Researchers find Martian water deposit the size of Lake Superior

Mars ain’t the kind of place to raise your kids, but it’s apparently a lot more hospitable to exploration than previously thought.

Researchers from NASA’s Jet Propulsion Laboratory announced Tuesday the discovery of a deposit of ice just a few feet below the surface of the planet that holds as much water as Lake Superior.

Mars Reconnaissance Orbiter. (Credit: NASA)

It was found through observations by the space agency’s Mars Reconnaissance Orbiter.

“This deposit is probably more accessible than most water ice on Mars, because it is at a relatively low latitude and it lies in a flat, smooth area where landing a spacecraft would be easier than at some of the other areas with buried ice,” said Jack Holt of the University of Texas, who has studied Martian ice under the polar caps.

The source of fresh water could help sustain explorers, but it also may hold clues to Mars’ ancient climate, and provide potential evidence of past life.

“We don’t understand fully why ice has built up in some areas of the Martian surface and not in others,” said Joe Levy of the University of Texas, who co-authored the study that discovered the huge ice deposit. “Sampling and using this ice with a future mission could help keep astronauts alive, while also helping them unlock the secrets of Martian ice ages.”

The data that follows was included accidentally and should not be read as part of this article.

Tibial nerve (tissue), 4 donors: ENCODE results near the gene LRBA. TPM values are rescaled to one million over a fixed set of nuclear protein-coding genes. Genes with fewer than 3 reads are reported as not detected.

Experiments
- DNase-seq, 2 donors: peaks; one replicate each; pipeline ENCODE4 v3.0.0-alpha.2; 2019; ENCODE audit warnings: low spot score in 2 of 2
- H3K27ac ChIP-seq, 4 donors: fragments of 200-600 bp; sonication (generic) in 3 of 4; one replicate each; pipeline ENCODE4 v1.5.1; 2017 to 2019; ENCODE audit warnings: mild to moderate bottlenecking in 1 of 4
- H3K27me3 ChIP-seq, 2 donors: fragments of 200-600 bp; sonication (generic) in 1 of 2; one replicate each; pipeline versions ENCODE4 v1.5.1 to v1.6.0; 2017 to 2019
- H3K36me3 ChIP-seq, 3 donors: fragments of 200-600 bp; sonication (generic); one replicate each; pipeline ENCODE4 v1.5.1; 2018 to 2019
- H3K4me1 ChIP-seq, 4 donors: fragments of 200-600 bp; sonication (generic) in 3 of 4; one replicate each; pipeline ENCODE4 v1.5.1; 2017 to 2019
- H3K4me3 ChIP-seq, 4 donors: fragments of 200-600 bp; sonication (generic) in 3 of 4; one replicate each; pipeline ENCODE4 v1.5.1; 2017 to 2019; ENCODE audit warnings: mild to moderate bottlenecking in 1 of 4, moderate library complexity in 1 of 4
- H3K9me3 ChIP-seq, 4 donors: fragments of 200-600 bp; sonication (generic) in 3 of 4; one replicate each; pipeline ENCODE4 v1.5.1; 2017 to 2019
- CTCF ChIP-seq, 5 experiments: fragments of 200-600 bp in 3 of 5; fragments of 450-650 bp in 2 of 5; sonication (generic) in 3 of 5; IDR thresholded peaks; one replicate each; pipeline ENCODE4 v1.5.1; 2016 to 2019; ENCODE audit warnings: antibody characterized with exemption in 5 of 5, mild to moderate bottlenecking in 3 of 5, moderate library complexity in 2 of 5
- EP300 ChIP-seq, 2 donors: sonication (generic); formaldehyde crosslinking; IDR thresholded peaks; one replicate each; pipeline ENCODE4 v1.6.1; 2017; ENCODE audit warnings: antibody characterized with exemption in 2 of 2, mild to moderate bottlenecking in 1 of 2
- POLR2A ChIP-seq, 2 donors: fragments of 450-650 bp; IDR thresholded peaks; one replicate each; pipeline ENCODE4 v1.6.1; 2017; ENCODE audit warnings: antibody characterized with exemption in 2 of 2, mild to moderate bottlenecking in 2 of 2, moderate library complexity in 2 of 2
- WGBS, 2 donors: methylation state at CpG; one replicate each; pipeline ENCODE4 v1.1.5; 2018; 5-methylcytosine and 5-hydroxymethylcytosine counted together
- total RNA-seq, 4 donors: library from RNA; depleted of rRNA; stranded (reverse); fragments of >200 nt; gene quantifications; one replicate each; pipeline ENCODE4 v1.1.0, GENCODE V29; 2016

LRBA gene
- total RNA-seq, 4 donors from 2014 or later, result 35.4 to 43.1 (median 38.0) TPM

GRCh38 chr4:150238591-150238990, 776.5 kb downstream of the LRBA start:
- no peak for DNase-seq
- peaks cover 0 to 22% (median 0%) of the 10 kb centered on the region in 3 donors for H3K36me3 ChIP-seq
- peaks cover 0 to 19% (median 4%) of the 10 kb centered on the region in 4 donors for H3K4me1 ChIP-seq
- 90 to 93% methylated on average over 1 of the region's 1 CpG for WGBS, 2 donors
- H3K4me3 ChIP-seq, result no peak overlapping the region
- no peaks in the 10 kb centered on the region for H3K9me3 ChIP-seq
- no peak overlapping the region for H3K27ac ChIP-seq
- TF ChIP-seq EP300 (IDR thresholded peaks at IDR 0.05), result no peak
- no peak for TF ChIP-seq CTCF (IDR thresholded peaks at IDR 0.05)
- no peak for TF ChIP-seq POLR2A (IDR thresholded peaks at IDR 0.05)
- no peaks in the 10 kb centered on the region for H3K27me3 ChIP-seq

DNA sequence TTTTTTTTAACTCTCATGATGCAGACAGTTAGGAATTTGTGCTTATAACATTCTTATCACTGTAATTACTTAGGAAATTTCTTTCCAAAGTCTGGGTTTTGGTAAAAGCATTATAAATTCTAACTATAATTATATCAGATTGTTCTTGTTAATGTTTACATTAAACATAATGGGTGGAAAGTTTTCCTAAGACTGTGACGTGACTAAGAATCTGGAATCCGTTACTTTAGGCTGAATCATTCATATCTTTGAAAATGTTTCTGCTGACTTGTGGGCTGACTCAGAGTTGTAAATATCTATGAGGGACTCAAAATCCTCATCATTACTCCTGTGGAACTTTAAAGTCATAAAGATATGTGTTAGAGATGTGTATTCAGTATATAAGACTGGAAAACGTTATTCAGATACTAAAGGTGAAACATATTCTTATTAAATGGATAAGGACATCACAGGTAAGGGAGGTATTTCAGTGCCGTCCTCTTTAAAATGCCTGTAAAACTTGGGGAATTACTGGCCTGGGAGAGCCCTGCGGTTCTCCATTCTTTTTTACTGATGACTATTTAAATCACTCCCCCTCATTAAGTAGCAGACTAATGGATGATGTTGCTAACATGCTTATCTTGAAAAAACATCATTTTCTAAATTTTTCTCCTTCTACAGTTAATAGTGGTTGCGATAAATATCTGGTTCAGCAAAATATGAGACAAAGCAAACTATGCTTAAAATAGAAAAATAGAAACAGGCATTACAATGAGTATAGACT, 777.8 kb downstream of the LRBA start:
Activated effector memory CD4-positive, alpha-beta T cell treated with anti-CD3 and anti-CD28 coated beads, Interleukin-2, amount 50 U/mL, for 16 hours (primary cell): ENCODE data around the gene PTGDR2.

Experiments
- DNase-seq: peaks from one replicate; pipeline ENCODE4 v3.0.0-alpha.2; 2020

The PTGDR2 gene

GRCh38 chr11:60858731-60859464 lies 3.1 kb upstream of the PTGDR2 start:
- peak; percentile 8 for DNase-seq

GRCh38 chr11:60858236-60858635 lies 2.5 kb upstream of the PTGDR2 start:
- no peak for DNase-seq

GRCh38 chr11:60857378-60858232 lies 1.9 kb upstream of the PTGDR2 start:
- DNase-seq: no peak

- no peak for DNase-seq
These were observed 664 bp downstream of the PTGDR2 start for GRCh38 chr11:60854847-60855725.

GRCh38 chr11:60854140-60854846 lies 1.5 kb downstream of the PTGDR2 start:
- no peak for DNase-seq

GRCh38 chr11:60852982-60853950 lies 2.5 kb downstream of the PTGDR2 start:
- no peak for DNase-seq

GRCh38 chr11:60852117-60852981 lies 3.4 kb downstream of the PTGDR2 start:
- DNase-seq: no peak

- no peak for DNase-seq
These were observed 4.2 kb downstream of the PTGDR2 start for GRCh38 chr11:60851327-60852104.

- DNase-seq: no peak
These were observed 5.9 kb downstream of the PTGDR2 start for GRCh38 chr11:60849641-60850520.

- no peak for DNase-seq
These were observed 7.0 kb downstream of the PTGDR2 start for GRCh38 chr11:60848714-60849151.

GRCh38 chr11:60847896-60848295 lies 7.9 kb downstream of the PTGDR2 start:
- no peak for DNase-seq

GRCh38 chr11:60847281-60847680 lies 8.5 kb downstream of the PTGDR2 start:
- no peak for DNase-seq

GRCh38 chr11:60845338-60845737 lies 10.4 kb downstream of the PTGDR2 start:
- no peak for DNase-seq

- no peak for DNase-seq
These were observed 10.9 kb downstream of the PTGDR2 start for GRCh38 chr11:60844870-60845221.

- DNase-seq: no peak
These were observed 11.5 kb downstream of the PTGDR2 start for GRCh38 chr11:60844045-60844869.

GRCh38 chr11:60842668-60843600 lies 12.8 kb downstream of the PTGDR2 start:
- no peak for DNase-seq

The deposit is only 3 feet below the surface in some areas, and is up to 260 feet thick.


BREEZY THANKSGIVING DAY: Winds are forecast to gust up to 20 mph on Florida’s East Coast, according to the National Weather Service. The high should be in the low 80s with lows in the low 70s under partly sunny skies.

A cold front is expected to plow through the peninsula on Friday night, with highs Saturday and Sunday in South Florida in the mid- to upper-70s. Lows will be in the 60s as winds once again swing around to the northeast.



(Image credit: NHC)

OTTO EYES PACIFIC: The storm in the Caribbean lost a little strength Wednesday morning and was downgraded to a tropical storm with 70 mph winds. But it was forecast to muscle back up to hurricane strength before slamming into Central America on Thursday.

Otto is now forecast to survive the trip across land and move into the Northeastern Pacific as a tropical storm. It will likely head west-northwest and become an extra-tropical depression by the weekend, according to the National Hurricane Center in Miami.

Hurricane warnings were posted for parts of the coasts of Costa Rica and Nicaragua, and parts of Panama were under a tropical storm warning.

Hurricane Otto headed to Pacific


RECORD WATCH:  Otto is the latest hurricane formation on record in the Caribbean, the National Hurricane Center says. It formed one day later than 1969’s Hurricane Martha. The storm is expected to make landfall in Central America on Thursday and enter the Northeastern Pacific as a 50-mph tropical storm. It will keep its name, despite changing basins. (Credit: NHC)

ORIGINAL POST: With just nine days left in the official 2016 hurricane season, Tropical Depression 16 formed in the Caribbean Monday and it was expected to strengthen into a hurricane before smashing into Central America.

If it’s named as forecast by late Monday or Tuesday, it would become Tropical Storm Otto.